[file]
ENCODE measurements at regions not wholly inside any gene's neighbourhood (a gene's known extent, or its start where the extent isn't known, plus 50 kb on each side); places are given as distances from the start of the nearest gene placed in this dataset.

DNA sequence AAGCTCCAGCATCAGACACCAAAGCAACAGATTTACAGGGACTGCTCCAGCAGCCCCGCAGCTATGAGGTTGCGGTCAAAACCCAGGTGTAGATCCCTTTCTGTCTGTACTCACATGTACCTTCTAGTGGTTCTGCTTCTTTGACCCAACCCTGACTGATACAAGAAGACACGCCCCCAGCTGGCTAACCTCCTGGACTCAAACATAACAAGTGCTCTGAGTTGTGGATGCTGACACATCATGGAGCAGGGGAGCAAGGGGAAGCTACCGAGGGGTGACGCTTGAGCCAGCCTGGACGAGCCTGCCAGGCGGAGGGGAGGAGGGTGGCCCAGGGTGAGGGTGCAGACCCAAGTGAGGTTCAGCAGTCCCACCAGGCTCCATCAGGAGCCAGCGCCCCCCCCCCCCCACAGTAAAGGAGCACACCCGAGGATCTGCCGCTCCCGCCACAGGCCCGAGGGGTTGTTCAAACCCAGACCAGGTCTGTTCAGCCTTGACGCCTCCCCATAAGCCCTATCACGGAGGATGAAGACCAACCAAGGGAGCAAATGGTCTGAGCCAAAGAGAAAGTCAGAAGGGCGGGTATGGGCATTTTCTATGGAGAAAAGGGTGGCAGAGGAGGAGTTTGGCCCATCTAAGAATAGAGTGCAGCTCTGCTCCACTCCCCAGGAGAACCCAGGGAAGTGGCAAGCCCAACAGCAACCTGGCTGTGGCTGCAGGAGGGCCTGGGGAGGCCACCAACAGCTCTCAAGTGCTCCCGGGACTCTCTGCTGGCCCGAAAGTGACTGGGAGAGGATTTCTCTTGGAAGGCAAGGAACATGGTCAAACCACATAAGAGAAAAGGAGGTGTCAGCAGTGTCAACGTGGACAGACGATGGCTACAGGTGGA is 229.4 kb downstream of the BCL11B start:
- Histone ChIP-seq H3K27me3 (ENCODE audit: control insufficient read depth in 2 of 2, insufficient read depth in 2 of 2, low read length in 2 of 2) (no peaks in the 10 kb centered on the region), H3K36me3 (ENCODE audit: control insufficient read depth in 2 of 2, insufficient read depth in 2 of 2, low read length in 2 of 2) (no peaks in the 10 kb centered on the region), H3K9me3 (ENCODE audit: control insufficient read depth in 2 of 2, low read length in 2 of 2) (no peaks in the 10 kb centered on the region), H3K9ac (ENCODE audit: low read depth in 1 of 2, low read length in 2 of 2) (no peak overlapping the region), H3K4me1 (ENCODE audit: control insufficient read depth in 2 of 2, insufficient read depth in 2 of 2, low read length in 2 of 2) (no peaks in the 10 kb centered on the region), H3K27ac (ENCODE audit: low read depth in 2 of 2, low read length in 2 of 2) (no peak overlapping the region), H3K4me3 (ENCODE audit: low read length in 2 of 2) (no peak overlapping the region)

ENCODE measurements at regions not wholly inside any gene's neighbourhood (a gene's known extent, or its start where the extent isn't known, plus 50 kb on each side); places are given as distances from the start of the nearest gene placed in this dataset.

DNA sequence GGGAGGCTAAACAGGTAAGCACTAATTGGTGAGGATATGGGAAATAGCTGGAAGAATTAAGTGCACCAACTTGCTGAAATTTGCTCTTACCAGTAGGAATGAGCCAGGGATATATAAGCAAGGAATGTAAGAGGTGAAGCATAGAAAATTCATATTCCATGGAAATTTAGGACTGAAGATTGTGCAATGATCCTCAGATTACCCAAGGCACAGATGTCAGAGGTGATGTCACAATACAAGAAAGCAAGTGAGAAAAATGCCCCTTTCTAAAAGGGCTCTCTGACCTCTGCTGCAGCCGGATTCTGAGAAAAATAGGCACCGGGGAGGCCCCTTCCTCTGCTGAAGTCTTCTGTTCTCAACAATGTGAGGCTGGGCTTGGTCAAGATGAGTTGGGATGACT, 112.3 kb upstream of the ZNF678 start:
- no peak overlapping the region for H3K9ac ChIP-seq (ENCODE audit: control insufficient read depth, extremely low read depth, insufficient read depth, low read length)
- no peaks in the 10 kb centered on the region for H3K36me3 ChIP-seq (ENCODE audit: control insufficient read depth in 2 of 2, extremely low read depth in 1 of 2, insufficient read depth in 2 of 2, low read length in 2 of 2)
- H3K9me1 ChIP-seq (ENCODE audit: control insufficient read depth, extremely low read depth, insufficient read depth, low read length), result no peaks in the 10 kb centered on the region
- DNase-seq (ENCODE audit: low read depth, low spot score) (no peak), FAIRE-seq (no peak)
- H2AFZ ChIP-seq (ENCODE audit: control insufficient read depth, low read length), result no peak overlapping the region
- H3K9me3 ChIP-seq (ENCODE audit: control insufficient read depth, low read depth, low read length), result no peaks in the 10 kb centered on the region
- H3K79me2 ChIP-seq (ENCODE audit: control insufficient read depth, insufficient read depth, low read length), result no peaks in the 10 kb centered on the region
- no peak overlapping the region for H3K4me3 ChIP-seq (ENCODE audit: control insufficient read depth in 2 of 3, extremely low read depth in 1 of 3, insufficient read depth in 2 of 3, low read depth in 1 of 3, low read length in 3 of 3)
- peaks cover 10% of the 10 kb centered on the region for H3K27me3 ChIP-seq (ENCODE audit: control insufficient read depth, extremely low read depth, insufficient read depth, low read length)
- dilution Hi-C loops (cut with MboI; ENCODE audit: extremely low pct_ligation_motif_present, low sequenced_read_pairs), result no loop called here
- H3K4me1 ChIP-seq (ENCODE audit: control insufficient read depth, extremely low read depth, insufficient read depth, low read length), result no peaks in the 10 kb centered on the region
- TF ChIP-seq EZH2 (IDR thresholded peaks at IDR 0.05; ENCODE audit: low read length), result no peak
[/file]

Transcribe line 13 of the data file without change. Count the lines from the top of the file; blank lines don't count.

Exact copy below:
- no peak overlapping the region for H3K4me3 ChIP-seq (ENCODE audit: control insufficient read depth in 2 of 3, extremely low read depth in 1 of 3, insufficient read depth in 2 of 3, low read depth in 1 of 3, low read length in 3 of 3)